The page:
After probably a decade without having a cable bill, and no issues doing so, I’m happy to still be cable bill free, but… you knew there was a but coming. 🙂
I was quite satisfied for 10 years doing without Television as a medium, and doing DVD rentals (typically for no or low cost at the library) or DVD purchases. But more often than not just spending far more time consuming books, and audio programs, and traveling.
So I’m happy to say I am still cable bill free, however of late I’ve become aware and become a dabbler in this… Roku thing.
Most of you are probably long time adopters of Roku, but for those of you who aren’t, Roku is both a company and a product. Roku is an American based company that produces a device, not much larger than a pack of cards, that allows you to stream channels, internet based stations, offering streaming TV shows, movies, documentaries, virtually everything you can find on cable, and much you cannot, in an on demand model to make traditional cable green with envy.
In a sentence, Roku is a wi-fi device that allows you to bring internet based channels and programming, content optimized for your computer, easily to your TV.
Internet access to your favorite TV/cable show is nothing new, however the Roku’s ease in consolidating all that content in one location and bringing it all to your TV, without the need of a cable bill is nothing short of amazing.
Of course utilizing your internet bandwidth there are obvious drawbacks, such as that as a whole the quality and speed is reliant on your broadband connection, and does not match the quality of cable.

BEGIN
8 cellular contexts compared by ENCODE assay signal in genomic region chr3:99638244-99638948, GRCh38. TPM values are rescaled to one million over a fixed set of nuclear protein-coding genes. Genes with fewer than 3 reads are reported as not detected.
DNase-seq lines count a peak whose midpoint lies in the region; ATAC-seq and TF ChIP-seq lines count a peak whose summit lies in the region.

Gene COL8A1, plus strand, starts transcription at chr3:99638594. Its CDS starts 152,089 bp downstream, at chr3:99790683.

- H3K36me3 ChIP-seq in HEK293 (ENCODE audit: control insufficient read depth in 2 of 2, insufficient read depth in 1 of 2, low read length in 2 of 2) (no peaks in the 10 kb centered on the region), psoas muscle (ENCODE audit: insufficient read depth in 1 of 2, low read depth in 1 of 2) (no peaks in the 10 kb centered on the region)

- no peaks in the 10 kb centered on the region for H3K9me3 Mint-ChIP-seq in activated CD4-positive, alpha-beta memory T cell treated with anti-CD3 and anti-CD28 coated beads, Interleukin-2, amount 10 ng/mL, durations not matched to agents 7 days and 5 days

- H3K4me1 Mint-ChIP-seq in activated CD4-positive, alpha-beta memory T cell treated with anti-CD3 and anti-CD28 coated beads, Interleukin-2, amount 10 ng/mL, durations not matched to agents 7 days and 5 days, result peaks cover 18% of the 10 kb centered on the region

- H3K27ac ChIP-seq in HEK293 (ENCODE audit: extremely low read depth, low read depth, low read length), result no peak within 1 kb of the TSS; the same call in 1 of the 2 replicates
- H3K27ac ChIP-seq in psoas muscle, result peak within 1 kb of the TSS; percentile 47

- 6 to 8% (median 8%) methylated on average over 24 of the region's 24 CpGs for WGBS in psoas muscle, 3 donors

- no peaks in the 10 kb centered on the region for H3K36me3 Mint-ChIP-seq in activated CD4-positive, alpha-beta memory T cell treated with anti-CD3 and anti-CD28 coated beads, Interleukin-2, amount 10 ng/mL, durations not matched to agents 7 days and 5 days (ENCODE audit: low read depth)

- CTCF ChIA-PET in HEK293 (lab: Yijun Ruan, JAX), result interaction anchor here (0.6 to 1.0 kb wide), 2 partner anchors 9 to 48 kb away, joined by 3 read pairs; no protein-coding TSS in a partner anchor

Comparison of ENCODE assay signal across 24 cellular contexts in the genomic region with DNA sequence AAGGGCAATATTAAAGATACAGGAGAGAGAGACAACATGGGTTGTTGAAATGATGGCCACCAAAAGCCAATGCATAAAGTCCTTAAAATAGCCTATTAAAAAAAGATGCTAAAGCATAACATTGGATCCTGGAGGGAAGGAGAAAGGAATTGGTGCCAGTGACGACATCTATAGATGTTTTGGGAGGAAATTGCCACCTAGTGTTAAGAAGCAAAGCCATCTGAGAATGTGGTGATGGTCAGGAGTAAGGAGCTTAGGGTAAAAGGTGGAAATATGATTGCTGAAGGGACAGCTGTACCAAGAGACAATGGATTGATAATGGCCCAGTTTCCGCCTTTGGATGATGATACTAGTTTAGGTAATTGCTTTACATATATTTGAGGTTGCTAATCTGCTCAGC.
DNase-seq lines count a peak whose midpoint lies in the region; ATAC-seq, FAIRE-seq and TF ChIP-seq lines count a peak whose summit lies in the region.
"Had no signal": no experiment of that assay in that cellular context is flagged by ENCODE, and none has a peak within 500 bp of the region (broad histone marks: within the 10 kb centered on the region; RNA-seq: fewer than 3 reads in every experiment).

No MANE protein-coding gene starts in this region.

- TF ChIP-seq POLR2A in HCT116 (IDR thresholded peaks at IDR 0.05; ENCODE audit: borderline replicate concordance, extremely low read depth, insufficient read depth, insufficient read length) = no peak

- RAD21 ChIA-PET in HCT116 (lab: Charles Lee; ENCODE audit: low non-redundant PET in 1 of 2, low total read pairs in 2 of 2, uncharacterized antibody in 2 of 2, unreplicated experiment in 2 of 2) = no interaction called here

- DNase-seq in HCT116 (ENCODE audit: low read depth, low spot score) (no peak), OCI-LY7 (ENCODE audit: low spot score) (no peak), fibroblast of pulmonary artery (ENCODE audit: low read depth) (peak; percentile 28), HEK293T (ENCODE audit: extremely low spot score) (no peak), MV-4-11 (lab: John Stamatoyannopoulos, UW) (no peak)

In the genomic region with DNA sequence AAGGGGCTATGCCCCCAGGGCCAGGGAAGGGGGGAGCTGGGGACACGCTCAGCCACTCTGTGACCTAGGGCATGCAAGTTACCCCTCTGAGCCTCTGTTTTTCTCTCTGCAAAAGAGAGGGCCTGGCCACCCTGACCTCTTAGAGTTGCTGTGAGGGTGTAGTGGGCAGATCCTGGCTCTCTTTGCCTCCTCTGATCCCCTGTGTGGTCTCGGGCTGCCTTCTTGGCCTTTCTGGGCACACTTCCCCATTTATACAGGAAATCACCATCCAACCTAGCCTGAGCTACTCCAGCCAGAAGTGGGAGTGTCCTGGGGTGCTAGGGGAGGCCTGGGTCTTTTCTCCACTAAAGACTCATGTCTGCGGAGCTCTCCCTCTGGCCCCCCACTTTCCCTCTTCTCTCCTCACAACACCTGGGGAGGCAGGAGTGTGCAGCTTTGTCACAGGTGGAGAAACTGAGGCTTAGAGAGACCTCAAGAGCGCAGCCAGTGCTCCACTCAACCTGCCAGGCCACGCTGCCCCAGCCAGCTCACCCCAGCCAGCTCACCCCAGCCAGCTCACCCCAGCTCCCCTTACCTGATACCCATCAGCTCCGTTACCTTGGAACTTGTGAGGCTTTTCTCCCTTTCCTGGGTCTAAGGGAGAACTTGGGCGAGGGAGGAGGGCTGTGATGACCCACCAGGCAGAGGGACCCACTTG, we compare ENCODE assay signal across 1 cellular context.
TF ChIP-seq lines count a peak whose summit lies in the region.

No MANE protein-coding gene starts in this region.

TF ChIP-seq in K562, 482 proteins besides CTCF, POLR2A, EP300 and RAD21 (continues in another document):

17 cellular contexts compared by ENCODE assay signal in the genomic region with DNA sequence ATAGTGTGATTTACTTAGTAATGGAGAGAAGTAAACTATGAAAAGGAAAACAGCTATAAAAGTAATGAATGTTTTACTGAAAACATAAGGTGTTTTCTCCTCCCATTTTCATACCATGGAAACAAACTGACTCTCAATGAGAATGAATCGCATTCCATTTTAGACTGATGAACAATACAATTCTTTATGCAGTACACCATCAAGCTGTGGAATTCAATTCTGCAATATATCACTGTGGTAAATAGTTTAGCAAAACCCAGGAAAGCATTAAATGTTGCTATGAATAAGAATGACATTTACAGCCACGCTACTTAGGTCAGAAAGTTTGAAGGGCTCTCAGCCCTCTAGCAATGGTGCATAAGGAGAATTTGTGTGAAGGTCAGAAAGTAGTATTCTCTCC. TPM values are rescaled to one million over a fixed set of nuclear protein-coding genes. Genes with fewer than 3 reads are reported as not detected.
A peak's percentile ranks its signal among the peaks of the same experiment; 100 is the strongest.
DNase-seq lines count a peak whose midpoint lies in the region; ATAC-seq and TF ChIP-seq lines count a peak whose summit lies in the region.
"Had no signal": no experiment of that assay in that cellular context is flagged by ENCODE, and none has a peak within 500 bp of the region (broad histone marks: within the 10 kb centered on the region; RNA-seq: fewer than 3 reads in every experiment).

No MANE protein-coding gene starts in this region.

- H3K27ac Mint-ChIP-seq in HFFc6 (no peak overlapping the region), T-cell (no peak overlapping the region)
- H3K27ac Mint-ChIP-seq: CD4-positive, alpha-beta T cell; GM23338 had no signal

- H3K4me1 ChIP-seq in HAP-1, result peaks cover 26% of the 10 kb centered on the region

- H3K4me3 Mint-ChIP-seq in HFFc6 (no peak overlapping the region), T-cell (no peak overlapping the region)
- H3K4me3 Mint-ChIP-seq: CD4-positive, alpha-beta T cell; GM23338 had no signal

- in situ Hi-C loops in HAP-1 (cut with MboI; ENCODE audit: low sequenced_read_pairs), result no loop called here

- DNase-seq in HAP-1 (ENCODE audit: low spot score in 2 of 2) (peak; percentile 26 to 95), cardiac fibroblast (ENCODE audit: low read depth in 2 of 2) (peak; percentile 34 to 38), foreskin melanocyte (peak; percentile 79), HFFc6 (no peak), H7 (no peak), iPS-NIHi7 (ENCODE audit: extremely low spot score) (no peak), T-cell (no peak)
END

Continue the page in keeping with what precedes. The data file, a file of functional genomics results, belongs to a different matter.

But that given, Roku picture and sound quality is surprisingly good, and far better than the embarrassment and rip-off that is free digital TV in the United States. The garbage the FCC left us with when they stole the analog waves from the American people and gave it to big business and the military.
The 2nd problem is the Roku device upon first use/registration looks to collect your credit card and personal info by default in order to activate/use the Roku device.
That is a major problem. Especially if you only intend to use the free channels it is a huge potential and unnecessary privacy and security issue, particularly in this day of rampant hacking and identity theft.
Thankfully you can bypass the requirement to give your credit card number by calling customer service direct, but it is a hassle.
But those major problems acknowledged and bypassed, for between $60 and $100 depending on model (I recommend the Roku 2 XS, I’ll give a detailed breakdown of why next column), this wireless consolidator of online digital channels that streams easily to your tv, and easily lets you add and remove channels yourself, is (as long as the free channels last) nothing short of a marvel.
So yeah, until such time as the Roku concept stops being as awesome as it currently is, I’m going to enjoy having 1000s of hours of movies and television and music at my fingertips, for $0 a month.(Just like conventional cable you can add pay premium channels if you choose, but there is so much impressive free content out there that you definitely do not have to)
So if you are currently paying over $100 for cable or direct TV and locked into a contract, as most people are, and are looking not to do that anymore, I highly recommend taking the Roku for a spin. All you need is high-speed broadband internet to make use of it.
Well hope this article helps some of you who may have been seeking more info on Roku and alternatives to conventional cable. Come back next TECH TIPS as I provide you my favorite Roku channels as well as a weekly recommendation list for this week on Roku!
See you then, and feel free to leave comments if you are already a Roku convert. I’d love to hear a list of some of your favorite things about the Roku.
Okay, That’s all for now!
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